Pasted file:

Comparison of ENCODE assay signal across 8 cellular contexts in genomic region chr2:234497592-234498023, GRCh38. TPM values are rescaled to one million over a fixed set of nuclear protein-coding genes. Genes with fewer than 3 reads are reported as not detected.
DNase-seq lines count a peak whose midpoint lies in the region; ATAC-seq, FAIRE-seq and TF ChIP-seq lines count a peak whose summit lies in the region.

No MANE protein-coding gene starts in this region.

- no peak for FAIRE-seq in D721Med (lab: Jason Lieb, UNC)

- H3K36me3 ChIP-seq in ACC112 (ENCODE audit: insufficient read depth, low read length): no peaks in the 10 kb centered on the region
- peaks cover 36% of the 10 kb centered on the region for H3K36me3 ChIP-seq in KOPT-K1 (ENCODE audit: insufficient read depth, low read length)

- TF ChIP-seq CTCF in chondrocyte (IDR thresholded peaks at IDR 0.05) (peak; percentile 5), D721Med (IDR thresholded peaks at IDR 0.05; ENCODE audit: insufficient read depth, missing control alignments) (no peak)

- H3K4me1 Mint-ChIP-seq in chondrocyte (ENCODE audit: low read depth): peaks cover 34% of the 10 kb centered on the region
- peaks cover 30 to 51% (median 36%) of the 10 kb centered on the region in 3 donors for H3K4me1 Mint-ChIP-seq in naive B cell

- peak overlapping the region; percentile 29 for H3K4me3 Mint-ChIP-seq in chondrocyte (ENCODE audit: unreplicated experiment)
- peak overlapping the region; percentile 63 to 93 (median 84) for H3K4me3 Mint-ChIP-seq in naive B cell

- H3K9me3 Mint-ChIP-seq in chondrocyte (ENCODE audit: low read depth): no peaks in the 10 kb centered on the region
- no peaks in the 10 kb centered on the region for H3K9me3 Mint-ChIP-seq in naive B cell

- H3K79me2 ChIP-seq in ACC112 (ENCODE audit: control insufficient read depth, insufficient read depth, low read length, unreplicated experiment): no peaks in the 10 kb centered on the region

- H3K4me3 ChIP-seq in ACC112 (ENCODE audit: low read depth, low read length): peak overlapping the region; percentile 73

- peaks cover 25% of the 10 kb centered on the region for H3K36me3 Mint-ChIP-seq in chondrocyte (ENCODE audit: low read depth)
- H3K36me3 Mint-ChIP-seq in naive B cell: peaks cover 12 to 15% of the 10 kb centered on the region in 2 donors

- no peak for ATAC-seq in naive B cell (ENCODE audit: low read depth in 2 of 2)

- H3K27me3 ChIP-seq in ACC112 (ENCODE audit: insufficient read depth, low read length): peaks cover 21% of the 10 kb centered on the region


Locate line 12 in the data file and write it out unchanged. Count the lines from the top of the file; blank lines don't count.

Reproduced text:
- H3K9me3 Mint-ChIP-seq in chondrocyte (ENCODE audit: low read depth): no peaks in the 10 kb centered on the region